When a person is in the process of buying a property in a preferred location in India, the next most important step after choosing his/her dream home is to register the property in his/her name. The registration of the property is compulsory as per Section 17 of the Indian Registration Act 1908, which guarantees ownership of it, whereby you become the authorised owner of the property in the eyes of the law. In the event that any person neglects to register the property in his name, the seller from whom he purchased the property will be deemed to be the legal owner, and any interests, rights, bills, etc. will be in the name of the seller for selling a property.
The Transfer of Property Act, 1882
Sale – Definition:
According to Section 54 of the Transfer of Property Act, 1882, the sale of a transfer refers to “the ownership in exchange for a price paid or promised or part-paid and part-promised. Basically, in a sale, there exists an absolute transfer of all rights in the property sold”.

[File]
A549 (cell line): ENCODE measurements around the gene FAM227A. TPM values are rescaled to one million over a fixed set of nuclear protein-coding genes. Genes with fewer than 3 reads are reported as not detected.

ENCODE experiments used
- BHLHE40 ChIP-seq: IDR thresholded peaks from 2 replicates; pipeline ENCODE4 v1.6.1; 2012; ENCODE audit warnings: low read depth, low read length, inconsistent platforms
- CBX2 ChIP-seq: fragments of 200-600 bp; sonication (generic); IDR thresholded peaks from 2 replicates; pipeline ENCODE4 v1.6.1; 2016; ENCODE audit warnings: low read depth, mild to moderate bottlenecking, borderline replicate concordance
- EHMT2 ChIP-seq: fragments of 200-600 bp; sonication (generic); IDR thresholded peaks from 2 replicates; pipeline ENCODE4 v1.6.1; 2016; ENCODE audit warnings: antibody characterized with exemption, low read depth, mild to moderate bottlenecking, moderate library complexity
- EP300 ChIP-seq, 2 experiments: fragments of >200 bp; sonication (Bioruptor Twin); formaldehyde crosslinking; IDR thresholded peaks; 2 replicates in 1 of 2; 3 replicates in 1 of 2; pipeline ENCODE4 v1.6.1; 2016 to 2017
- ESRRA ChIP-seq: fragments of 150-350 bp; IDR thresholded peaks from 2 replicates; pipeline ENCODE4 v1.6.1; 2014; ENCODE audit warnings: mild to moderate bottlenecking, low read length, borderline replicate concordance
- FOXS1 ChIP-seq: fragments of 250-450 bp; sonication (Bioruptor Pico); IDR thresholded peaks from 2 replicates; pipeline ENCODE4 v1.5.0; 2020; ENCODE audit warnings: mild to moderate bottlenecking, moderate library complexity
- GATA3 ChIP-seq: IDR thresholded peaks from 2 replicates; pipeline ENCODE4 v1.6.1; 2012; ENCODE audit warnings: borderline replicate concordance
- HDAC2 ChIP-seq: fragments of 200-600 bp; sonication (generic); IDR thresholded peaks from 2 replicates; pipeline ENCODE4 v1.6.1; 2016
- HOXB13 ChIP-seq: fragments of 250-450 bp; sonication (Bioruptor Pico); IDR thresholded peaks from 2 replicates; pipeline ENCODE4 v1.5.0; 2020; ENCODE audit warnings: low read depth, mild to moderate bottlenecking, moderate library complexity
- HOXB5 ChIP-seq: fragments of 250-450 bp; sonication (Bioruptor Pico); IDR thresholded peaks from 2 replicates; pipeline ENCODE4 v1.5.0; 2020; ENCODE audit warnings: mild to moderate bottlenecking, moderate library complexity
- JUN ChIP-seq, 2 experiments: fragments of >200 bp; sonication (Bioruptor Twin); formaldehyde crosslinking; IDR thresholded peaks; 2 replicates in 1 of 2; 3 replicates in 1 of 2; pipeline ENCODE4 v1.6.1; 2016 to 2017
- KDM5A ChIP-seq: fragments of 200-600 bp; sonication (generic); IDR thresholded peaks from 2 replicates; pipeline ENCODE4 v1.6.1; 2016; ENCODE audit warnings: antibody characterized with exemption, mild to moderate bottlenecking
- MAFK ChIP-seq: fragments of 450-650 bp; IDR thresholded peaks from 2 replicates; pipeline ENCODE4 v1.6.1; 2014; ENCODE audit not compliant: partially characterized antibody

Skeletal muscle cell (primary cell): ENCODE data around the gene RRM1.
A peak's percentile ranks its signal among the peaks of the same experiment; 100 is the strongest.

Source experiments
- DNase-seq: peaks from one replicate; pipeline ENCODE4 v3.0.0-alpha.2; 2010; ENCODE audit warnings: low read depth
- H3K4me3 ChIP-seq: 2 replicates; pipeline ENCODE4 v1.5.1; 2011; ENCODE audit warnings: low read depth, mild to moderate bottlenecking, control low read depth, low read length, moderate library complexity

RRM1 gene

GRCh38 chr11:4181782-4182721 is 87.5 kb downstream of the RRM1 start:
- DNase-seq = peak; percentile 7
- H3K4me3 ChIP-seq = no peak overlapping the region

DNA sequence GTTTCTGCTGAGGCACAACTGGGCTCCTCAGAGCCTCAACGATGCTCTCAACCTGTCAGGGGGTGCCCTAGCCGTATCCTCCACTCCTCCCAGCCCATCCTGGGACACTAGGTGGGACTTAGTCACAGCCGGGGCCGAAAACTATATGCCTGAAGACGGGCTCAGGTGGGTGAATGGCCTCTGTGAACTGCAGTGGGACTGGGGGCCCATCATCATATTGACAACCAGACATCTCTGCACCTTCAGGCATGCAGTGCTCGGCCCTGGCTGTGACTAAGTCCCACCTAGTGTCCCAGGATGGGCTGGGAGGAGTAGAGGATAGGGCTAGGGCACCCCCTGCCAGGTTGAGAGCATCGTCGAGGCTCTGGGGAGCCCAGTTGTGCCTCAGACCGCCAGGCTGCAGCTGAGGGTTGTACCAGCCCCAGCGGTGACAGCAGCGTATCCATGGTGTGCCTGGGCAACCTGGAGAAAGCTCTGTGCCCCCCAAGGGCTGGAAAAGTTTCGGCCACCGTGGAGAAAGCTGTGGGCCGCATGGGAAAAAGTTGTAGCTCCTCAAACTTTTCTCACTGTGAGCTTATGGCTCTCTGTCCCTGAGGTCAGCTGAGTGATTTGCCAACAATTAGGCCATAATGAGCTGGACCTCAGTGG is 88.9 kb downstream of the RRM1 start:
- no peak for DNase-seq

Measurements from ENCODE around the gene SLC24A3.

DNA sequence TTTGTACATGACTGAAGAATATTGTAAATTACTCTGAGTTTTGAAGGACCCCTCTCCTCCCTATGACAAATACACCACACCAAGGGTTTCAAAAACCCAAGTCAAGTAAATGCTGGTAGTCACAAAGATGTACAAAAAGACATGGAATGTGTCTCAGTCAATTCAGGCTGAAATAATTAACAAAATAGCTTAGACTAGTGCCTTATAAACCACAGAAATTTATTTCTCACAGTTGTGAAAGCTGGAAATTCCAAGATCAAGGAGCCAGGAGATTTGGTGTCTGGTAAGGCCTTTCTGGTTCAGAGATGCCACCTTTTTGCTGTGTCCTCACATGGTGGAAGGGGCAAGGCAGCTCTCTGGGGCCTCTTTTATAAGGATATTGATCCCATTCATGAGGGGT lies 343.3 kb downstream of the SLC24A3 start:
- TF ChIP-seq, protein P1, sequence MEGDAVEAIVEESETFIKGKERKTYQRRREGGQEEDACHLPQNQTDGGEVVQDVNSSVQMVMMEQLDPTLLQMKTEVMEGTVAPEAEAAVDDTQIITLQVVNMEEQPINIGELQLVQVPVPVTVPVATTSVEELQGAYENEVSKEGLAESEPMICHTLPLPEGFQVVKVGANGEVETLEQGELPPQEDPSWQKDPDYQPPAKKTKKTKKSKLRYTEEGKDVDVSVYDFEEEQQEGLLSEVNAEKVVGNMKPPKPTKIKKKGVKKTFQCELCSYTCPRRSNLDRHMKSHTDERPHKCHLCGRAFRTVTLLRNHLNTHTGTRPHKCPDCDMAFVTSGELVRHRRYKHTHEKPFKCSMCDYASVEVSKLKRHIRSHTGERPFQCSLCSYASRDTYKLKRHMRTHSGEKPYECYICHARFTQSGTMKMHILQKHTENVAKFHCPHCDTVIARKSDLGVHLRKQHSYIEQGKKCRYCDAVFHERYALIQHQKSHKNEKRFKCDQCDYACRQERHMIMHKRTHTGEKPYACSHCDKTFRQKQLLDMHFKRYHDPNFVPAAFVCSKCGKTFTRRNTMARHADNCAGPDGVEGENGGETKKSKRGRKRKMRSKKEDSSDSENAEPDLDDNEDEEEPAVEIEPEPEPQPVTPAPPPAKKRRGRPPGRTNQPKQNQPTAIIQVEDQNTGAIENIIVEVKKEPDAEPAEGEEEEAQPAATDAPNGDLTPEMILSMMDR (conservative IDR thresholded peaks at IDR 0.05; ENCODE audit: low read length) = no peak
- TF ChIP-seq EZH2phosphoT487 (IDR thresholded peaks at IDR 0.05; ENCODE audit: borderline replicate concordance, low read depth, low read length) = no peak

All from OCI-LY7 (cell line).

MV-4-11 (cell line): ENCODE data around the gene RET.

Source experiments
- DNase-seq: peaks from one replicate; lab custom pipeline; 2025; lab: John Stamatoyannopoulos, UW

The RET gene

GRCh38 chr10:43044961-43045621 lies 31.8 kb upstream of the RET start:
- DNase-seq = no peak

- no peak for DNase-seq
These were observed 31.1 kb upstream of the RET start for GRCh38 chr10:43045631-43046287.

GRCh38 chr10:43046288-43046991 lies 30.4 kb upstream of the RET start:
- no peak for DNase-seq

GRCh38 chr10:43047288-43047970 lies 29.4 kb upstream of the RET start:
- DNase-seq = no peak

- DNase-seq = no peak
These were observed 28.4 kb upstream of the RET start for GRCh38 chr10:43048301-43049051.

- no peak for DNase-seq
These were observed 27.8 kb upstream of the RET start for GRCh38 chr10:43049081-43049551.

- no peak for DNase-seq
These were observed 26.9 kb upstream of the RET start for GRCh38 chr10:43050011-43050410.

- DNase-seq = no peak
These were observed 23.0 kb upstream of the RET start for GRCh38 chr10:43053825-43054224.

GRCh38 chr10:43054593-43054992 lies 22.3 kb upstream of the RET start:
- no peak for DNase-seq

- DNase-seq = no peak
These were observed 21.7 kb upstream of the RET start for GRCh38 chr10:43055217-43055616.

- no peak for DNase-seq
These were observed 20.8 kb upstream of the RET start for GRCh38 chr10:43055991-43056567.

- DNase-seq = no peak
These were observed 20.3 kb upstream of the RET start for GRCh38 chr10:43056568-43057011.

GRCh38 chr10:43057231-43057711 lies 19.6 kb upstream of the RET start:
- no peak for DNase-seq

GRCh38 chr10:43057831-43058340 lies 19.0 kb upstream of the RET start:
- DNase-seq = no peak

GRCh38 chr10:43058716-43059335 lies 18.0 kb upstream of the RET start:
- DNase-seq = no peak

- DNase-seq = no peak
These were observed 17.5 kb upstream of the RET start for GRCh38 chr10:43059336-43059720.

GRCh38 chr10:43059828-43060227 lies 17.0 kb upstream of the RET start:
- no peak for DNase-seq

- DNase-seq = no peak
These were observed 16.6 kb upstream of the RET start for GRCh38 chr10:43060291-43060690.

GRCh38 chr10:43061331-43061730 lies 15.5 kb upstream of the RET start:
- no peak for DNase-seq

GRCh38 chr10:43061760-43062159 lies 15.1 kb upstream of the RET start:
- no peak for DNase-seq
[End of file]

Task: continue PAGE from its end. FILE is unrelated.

Property Can Be Sold In Two Ways:
- When the value of the tangible immovable property is Rs 100 or more, or in the case of a reversion or any other intangible thing, the sale is possible only through a registered instrument.
- When the value of the immovable property is less than Rs 100, sales can be made through the handover of possession.
Delivery of Immovable Property:
- The delivery of immovable property is said to be completed when the seller hands over possession of the property to the buyer or the person who directs him for selling a property.
Contract of Sale of Immovable Property:
- A contract for the Selling a property or the sale of immovable property is a contract in which such property is sold on terms to be settled between the parties. It does not, by itself, create any interest in or charge a fee for such property.